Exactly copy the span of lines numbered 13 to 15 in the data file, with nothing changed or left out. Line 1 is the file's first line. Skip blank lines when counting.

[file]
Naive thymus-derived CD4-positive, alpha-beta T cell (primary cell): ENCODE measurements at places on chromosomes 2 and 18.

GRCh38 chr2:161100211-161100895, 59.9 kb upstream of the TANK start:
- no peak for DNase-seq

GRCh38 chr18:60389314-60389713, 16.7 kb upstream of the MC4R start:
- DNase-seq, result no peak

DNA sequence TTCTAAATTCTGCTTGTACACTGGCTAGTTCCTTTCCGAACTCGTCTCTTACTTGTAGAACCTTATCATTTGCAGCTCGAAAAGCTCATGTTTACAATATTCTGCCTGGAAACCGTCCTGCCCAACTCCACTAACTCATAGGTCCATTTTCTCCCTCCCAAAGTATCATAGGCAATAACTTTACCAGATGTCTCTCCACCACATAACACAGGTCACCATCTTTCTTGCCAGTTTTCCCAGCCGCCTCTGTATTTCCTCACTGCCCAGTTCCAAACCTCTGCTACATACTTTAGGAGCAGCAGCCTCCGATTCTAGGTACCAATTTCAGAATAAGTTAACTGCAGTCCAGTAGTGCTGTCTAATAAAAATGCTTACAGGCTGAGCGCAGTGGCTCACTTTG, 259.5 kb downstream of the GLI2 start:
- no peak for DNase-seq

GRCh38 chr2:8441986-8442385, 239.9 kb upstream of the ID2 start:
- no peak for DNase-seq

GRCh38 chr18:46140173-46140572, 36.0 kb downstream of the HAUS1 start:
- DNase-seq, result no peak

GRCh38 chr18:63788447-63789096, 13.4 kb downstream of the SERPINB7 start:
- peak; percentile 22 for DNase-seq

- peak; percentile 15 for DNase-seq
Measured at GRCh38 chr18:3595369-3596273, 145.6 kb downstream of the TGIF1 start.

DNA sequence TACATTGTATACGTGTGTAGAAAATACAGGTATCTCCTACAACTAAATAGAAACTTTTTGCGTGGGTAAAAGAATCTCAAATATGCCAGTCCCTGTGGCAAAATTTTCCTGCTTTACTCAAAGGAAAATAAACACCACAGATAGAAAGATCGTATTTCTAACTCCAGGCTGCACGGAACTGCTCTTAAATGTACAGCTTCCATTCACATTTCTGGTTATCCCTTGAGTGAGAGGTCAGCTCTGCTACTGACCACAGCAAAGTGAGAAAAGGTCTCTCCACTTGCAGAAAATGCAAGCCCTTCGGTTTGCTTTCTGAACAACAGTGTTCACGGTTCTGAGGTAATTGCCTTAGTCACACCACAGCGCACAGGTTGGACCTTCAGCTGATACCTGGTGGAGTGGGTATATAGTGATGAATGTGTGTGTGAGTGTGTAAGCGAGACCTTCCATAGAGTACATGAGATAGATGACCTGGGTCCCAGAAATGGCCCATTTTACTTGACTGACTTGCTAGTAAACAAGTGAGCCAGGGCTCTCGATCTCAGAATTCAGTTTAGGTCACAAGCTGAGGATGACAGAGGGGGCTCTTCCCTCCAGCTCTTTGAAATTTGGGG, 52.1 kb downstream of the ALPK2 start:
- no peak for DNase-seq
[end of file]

- peak; percentile 22 for DNase-seq

- peak; percentile 15 for DNase-seq
Measured at GRCh38 chr18:3595369-3596273, 145.6 kb downstream of the TGIF1 start.